Once the technology to make superintelligent AI is developed, good people will be pressured to create friendly AI and let it take control of the future of the world ASAP. The longer they wait, the greater the risk that not-so-good people will develop AI that isn't specifically designed to have human values. This is why solving the value alignment problem soon is so important.

I'm not sure your argument proves your claim. I think what you've shown is that there exist reasons other than the inability to create perfect boxes to care about the value alignment problem.

We can flip your argument around and apply it to your claim: imagine a world where there was only one team with the ability to make superintelligent AI. I would argue that it'll still be extremely unsafe to build an AI and try to box it. I don't think that this lets me conclude that a lack of boxing ability is the true reason that the value alignment problem is so important.

I agree that there are several reasons why solving the value alignment problem is important.

Note that when I said that Bostrom should "modify" his reply I didn't mean that he should make a different point instead of the point he made, but rather meant that he should make another point in addition to the point he already made. As I said:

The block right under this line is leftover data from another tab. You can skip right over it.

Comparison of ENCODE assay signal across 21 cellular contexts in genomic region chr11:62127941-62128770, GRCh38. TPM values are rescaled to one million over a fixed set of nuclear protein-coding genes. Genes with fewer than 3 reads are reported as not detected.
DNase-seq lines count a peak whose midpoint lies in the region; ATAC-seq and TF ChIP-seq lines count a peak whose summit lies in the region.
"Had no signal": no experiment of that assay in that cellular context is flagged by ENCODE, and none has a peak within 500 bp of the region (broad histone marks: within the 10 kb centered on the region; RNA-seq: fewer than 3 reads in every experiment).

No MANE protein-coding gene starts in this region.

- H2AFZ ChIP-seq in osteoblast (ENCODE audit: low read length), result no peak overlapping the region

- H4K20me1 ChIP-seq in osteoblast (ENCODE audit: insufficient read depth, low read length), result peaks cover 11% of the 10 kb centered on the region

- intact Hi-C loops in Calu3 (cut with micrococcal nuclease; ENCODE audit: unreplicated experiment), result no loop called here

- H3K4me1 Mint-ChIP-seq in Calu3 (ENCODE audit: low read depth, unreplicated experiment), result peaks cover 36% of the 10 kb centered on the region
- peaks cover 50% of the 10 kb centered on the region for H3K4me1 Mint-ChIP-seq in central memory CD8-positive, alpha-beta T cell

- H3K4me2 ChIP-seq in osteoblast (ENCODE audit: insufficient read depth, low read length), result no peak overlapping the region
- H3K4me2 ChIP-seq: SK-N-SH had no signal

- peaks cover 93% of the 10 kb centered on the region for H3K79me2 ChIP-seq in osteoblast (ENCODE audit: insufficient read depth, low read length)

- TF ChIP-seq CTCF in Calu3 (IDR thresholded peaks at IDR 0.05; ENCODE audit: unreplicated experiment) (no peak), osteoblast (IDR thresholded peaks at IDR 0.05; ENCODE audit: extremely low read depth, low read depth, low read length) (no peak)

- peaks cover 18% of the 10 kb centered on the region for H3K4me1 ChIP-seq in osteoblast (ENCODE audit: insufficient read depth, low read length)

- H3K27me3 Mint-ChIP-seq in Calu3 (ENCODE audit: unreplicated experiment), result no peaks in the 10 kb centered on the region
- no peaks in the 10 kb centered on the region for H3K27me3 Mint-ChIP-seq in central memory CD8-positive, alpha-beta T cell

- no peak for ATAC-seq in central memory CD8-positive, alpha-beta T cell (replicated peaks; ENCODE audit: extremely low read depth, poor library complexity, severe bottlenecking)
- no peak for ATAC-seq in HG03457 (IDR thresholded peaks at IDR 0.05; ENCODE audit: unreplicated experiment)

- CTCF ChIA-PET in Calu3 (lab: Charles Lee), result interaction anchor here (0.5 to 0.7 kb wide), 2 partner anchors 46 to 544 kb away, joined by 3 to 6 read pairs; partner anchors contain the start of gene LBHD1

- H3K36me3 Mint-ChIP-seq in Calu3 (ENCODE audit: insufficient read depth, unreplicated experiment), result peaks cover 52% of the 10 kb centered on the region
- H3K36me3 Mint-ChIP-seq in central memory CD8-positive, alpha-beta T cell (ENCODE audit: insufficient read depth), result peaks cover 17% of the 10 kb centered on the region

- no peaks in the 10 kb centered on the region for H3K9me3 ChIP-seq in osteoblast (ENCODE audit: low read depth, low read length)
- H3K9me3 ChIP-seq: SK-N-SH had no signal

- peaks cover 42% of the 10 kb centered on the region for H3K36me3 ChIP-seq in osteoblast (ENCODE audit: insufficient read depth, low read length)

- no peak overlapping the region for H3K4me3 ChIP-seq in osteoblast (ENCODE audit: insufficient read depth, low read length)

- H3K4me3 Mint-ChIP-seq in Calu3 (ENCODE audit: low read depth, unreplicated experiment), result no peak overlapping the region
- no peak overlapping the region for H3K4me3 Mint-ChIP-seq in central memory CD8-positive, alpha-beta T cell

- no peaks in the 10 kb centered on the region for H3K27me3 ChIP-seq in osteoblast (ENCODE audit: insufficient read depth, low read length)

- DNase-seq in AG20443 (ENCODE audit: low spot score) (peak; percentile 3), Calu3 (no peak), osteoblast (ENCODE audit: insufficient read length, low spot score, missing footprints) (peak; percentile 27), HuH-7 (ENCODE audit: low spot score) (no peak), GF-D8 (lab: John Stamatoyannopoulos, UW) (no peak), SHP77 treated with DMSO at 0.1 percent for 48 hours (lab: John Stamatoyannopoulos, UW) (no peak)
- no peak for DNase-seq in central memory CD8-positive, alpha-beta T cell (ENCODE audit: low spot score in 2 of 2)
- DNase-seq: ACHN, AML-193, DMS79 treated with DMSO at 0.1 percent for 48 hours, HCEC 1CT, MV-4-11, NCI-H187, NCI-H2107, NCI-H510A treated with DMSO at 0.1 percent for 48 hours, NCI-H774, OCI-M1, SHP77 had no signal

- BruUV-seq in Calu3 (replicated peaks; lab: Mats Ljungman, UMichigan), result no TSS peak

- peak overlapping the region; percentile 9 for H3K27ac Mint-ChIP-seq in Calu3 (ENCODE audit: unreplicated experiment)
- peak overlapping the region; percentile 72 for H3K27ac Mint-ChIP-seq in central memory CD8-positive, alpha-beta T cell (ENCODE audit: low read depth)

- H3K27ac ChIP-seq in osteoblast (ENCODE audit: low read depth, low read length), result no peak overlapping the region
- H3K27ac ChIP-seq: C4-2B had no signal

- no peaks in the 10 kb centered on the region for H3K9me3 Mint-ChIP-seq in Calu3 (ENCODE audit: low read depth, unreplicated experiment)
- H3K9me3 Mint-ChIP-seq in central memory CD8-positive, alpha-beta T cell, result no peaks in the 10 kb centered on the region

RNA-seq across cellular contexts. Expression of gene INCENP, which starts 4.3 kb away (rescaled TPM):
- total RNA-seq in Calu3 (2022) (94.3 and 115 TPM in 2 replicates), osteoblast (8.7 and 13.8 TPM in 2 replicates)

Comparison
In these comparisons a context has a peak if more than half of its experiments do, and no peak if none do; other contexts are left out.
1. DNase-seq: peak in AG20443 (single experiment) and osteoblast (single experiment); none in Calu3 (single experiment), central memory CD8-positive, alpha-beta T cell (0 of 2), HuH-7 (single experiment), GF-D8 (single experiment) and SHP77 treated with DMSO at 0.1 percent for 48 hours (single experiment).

While what [Bostrom] says is correct, I think that there is a more important point he should also be making when replying to this claim.

Ah, I see. Fair enough!

I thought it was excellent, and not at all too ivory tower, although he moved through more inferential steps than in the average TED talk.

I thoroughly enjoyed it and think it was really well done. I can't perfectly judge how accessible it would be to those unfamiliar with x-risk mitigation and AI, but I think it was pretty good in that respect and did a good job of justifying the value alignment problem without seeming threatening.

I like how he made sure to position the people working on the value alignment problem as separate from those actually developing the potentially-awesome-but-potentially-world-ending AI so that the audience won't have any reason to not support what he's doing. I just hope the implicit framing of superintelligent AI as an inevitability, not a possibility, isn't so much of an inferential leap that it takes people out of reality-mode and into fantasy-mode.

I wouldn't have been able to guess the date this speech was given. The major outline seems 10 years old.

Is that a problem? Reiterating the basics is always a useful thing, and he didn't have much more time after doing so.


Excellent layout of the real problem: the control mechanism, rather than the creation of AI itself.

I started this Reddit on Ethereum where AI may be recreated first: